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5 Drawbacks Of Getting Too Much Sleep At Night That You Need To Know About

Mark Twain wasn't mistaken when he said too much of anything can be bad for you. And I'm sorry if I'm about to ruin your day right now, but that same logic applies to your beauty sleep. As great as it may feel, sleeping too much at night may be bad for your health, and in more ways than one.

For one thing, according to new research published in the journal Social Psychiatry – Psychiatric Epidemology, getting too much sleep can increase your chances of having nightmares.

The study was performed by a team of researchers from the University of Oxford, and assessed the frequency and negative effects nightmares had on 846 participants over the course of two weeks.

Apparently, the longer you sleep, the longer you'll spend in the late-night REM phase: a part of your sleep cycle when vivid dreaming and unpredictable body movements are most likely to occur.


Nightmares, however, should be the least of your worries.

Why People Who Sleep Late Are Usually Smarter

James Pagel, an associate clinical professor at University of Colorado School of Medicine, told IFLScience,

Dreams are basically a cognitive feedback system on how your brain is functioning, and nightmares, more so than other dreams, give you feedback on what's going on inside your head.

Translation: While they can give you a scare, nightmares are really just a manifestation of your conscious brain trying to sort through some deep-seated issues.

But trust me, there are way more drawbacks that can come with getting too much sleep at night that should concern you much more than the occasional nightmare.

1. Too Much Sleep Can Be A Sign Of Illness

Most of us can say we've slept for long periods of time amidst a fever or stomach virus, but as you get older, those long, sleepy nights can be a red flag for the state of your health.

Susan Redline, MD, MPH, professor of sleep medicine at Harvard, and senior physician in the Division of Sleep and Circadian Disorders at Brigham and Women's Hospital in Boston, told Prevention,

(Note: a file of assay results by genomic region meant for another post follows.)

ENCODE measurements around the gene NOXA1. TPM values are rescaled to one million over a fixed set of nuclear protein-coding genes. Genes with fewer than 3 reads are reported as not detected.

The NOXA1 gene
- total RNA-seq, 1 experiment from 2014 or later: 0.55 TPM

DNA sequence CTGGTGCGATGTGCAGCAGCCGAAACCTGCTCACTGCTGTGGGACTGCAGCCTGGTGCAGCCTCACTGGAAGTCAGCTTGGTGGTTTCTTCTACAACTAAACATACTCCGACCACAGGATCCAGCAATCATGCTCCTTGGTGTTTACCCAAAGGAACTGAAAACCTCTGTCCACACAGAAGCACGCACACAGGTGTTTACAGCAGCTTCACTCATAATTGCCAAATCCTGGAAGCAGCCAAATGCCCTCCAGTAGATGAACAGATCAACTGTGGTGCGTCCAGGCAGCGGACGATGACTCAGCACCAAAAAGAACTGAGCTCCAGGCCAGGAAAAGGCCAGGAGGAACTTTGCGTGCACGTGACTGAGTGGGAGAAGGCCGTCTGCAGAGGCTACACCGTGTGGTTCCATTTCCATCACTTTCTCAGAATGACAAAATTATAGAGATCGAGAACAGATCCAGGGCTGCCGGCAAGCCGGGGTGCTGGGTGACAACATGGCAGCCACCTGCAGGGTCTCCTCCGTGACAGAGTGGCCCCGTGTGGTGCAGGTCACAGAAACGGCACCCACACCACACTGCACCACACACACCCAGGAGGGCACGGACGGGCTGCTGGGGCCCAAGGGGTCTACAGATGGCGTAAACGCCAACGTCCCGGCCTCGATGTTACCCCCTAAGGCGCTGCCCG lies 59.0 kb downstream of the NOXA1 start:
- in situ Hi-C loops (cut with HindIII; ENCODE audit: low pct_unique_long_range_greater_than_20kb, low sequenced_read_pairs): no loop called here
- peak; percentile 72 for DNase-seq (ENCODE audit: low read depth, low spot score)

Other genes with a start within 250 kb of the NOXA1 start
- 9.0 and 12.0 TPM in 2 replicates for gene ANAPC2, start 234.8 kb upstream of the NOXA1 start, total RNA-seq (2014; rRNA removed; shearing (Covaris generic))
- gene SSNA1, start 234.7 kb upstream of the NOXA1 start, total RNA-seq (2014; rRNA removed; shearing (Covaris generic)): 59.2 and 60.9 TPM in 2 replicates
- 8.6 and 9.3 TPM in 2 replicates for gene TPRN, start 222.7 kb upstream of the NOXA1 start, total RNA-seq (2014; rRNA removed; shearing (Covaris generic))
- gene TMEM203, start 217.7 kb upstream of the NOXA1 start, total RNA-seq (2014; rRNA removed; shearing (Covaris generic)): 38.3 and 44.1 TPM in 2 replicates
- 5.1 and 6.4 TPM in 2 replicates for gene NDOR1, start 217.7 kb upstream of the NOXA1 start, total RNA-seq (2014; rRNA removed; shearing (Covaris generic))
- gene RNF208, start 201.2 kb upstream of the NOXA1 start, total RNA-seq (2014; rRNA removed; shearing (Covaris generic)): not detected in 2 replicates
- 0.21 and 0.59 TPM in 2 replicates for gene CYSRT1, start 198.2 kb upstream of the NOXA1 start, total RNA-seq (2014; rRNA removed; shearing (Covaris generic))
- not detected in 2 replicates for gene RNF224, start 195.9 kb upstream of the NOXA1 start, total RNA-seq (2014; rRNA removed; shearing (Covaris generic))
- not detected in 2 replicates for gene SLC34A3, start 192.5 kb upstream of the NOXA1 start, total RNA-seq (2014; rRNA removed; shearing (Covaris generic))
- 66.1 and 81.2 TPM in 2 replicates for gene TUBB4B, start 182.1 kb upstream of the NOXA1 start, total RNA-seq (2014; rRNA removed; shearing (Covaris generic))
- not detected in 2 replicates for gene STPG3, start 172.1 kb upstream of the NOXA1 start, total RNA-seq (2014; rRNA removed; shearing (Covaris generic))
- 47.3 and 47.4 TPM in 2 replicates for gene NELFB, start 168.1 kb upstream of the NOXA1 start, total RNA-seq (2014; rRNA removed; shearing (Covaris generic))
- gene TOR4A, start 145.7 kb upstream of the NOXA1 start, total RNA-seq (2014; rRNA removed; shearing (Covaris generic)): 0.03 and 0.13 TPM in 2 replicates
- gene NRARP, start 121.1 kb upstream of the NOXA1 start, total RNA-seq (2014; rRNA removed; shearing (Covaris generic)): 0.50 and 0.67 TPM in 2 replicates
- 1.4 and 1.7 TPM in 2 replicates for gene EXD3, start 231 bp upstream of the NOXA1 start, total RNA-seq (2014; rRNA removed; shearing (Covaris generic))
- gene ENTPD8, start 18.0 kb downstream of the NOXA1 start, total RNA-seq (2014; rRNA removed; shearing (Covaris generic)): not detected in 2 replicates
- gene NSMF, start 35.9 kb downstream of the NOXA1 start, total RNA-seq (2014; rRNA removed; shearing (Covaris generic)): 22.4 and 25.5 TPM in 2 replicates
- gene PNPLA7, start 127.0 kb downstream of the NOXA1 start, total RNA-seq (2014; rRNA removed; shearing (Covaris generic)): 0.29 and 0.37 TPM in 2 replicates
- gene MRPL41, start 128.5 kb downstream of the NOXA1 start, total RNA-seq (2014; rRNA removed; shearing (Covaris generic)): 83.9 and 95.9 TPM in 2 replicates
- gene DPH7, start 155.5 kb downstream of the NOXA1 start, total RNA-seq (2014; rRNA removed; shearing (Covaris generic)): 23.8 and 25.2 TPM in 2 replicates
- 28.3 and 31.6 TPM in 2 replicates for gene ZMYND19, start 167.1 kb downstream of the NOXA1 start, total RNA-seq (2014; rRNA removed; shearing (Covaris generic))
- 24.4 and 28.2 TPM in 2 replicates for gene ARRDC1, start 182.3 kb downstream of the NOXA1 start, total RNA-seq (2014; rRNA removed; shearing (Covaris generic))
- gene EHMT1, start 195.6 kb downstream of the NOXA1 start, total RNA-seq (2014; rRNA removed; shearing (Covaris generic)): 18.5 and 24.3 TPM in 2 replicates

Individuals who sleep more than 10 hours per day generally have worse health profiles than those who sleep seven to eight hours.

The predominant opinion is that long sleep is a marker for underlying health problems.

And on the flip side, allowing yourself to sleep more than the recommended six to eight hours may lead you to develop heart disease later on in life.

Clearly, there's no winning, here.

2. It Puts You At Risk of Developing Diabetes

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A study published in the November 2015 issue of Diabetologia found that even an extra two hours of sleep can increase your risk of developing type 2 diabetes, because your blood sugar raises when you snooze.

Yikes.

3. Brain Fog Gets Even Foggier

When I was on an anti-depressant during my junior year of college, one of the biggest problems I had with the medication was the fact that one pill would make me sleep well into the afternoon, and I'd rarely, if ever, feel refreshed once my body actually woke up.

Sleeping longer may sound luxurious on the surface, but more often than not, it can just leave you feeling lost.

4. Your Quality Of Sleep Could Be Suffering

The Benefits Of Sleeping In Cold Rooms

The amount of sleep you're getting could depend on the quality of your sleeping patterns.

According to Reader's Digest, how much you sleep depends on whether or not your body is being interrupted throughout the night by things like an upset stomach, hot flashes, and how dark and/or how quiet the room is.

Be sure to assess your room in terms of how easy it is to get some peaceful shut-eye in there. It's a checklist for sure, but it's worth reviewing before settling under the covers.

5. Waking Up Can Feel Like A Bad Hangover

If you've ever woken up after a night of indulgent sleep with a nasty headache, it may be because you slept too long and neglected to nourish your body in the proper way.

You may have slept past the time when you'd normally feed yourself or get some coffee in your system, so the headache could related to caffeine withdrawals, dehydration, or even low blood sugar levels.

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Julia Guerra

Staff Writer

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